Gone are the days when completing a degree was something one can be proud of – it resembled an achievement with a better life. This probably meant that one is about to realise the returns on investment (education). We are now in an era where education seems to be a risky investment, unprofitable to say the least to most of us. This is due to the fact that more often, one is guaranteed to plunge into unemployment after graduating with a degree unless with good support structures. This is worsened by the fact that some learners pursue degrees that do not relates to their natural abilities [e.g. a Marketer (naturally) doing Accounting just because one was told Accounting is the high paying job or due to some unfortunate circumstances when one could not secure a place in a desired course].
The trend seems to be shifting into unexpected folds. Graduating with flying colours nowadays seems to be of less value to a person who intends to secure a job after graduating with a degree for instance. Skills are essential and this calls for learners to be juggling with gaining practical experience while they are studying to stand a better chance in comparison to the knowledgeable inexperienced graduate. On the other hand, flying colours are ideal to learners who aim to pursue further qualification as this helps, at times, in getting assistance such as scholarship to further study or for meeting minimum performance requirements.
University now seems to be a hiding place or a hive to while time whilst make attempts to seek something in the highly competitive job market. This is typical in countries with high levels of unemployment coupled with minimal levels of entrepreneurial development. This would point out to learners who, at times, enrol for a master’s qualification even when an individual has no intention for pursuing masters. Getting enrolled for a qualification seem to be relieving than graduating.
At one time, I was contemplating to attend a graduation ceremony considering the time and money spent in preparation. I always thought I could use this for something more economical. This could be a detour to consider by fresh graduates. Some would even prefer not to attend the graduation ceremony due to an additional cost which would be more likely to be incurred as part of the preparations as indicated above. That little money could be saved towards simple issues such as CV printing (those still applying offline) and attending to interviews.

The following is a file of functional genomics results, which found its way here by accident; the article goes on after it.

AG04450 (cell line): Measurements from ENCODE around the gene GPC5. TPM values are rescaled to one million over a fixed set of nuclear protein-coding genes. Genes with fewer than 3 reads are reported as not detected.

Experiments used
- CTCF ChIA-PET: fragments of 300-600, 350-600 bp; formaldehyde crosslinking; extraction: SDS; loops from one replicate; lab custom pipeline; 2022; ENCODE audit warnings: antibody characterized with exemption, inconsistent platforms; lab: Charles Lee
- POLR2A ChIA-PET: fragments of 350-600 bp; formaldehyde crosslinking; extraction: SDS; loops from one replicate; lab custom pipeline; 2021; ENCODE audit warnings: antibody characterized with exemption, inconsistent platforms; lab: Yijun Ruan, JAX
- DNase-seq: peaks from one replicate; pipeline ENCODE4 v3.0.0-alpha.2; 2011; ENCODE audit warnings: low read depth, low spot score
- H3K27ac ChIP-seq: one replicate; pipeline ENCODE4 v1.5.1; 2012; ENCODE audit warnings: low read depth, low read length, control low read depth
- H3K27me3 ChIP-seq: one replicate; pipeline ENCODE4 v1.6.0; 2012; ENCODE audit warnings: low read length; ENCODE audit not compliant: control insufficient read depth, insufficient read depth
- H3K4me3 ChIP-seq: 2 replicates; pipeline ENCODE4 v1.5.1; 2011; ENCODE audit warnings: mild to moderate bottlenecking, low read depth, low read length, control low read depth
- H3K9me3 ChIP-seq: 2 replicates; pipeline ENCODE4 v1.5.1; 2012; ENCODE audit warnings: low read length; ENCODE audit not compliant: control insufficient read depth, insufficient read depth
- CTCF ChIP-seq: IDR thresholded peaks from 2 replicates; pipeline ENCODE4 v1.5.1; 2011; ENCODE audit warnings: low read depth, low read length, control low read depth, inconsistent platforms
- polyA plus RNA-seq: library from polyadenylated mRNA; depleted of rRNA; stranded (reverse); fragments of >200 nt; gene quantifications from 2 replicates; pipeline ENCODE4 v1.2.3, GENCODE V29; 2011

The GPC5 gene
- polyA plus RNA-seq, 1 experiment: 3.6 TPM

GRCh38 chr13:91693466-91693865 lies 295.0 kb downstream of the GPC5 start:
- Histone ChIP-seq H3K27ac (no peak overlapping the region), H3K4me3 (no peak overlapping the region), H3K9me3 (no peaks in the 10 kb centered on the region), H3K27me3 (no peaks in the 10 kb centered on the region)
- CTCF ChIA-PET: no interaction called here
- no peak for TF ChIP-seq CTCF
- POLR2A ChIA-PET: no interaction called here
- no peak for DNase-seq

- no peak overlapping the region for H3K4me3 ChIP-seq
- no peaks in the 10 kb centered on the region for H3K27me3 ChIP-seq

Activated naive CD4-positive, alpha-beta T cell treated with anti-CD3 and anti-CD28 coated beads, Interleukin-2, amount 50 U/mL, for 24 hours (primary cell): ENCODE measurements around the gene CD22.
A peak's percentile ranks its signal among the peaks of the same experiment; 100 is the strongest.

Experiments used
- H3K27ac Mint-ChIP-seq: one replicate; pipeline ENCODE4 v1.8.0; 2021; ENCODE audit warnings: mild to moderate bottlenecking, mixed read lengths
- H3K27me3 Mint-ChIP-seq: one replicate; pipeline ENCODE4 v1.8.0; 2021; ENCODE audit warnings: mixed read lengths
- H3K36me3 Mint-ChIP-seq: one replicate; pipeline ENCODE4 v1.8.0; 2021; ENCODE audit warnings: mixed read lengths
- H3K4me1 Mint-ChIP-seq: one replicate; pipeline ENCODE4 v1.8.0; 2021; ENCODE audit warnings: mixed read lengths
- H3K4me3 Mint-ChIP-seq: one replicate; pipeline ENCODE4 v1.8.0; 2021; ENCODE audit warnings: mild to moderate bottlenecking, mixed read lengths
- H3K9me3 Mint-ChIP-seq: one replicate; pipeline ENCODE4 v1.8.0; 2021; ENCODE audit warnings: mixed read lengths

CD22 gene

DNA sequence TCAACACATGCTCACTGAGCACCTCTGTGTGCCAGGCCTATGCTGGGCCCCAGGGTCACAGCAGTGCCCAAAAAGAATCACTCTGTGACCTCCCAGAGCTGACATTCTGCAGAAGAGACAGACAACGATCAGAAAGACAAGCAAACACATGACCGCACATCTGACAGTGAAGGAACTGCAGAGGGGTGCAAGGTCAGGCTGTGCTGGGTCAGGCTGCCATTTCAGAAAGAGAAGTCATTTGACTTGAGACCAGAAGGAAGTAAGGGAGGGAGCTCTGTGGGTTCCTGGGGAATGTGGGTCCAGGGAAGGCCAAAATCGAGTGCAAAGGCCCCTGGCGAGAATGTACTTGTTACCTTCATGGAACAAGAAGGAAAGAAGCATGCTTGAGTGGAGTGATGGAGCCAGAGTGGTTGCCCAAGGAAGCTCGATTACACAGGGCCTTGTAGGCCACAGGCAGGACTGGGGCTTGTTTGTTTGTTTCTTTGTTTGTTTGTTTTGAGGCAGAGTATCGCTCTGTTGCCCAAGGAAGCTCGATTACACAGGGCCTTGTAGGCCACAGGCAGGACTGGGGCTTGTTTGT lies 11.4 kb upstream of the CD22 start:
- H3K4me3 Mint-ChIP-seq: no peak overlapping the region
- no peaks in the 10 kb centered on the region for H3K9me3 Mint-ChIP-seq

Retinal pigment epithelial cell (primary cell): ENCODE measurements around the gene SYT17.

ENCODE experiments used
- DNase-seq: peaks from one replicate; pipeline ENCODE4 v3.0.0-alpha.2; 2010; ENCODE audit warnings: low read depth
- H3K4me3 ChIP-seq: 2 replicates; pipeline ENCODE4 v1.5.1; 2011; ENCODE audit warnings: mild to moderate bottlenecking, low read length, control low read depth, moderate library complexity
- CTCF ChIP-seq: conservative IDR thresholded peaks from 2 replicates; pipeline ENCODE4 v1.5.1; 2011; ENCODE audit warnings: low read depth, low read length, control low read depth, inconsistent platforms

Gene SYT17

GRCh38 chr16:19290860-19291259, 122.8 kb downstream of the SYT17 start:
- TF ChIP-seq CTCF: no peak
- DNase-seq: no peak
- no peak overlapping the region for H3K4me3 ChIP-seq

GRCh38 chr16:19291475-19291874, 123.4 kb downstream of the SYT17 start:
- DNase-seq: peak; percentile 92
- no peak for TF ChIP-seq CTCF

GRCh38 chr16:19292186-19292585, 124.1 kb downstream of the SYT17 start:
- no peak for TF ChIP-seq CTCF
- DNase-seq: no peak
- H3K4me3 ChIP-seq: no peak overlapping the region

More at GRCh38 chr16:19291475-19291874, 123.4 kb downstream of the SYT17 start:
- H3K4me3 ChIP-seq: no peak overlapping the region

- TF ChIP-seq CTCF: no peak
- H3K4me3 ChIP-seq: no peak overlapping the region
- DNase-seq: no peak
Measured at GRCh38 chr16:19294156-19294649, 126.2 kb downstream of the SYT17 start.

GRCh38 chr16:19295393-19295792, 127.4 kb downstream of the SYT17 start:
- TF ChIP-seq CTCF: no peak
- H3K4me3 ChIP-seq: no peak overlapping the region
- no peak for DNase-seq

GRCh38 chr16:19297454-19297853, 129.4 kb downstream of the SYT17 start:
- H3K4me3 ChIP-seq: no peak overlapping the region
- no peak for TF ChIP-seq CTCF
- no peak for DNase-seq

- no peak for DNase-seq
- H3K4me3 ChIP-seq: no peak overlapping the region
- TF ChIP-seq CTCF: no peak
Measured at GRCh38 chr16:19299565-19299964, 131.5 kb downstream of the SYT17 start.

Parents expect graduates to be independent despite the escalating levels of unemployment in every country. When a learner graduates, a general expectation increases from the learner. Such a typical graduate will be faced with extreme pressure from all directions including starting a family.
However, this seems to be a different to someone who is doing a degree of choice, well prepared for the market not relying to the forces of unemployment. It’s unfortunate that very few falls in such a category such as the entrepreneurs. Despite the opinion that this turns to be untrue when some students feels as if they are caught unaware as if time is working against them, on the other hand, this is a bit different to some students who plans ahead of time and to entrepreneurial minded learners. It has to be acknowledged that not everyone in the world can be an employer as some have to be employed. However, naturally, there are some people who are meant to work for others unless they learn the competences and skills required. It is unfortunate that the education system supports the notion that more employees are needed yet it is now vice-versa, more employers are needed. It is painful to learn a number of graduates who sacrificed immeasurable efforts only to plunge into the pool of unemployment.
Doing part-time jobs and in-service training during the time of study is critical towards a safe exit from tertiary study.
If Facebook was a Degree program, many individuals would pass with Cum laude grades. Most people spend every extra minute facebooking. Some are very excellent at analysing (user experience) that they even identify the weaknesses of some features and propose for possible changes on facebook. It is not only amazing to note how individuals find it simple to self study Facebook without a manual and again everyone will mostly be smiling when facebooking.
INTERESTING: Imagine, if we turn this, replacing the word “Facebook” with your “study course” e.g. Human Resources Management; and “facebooking” with “studying”. Great graduate will be produced.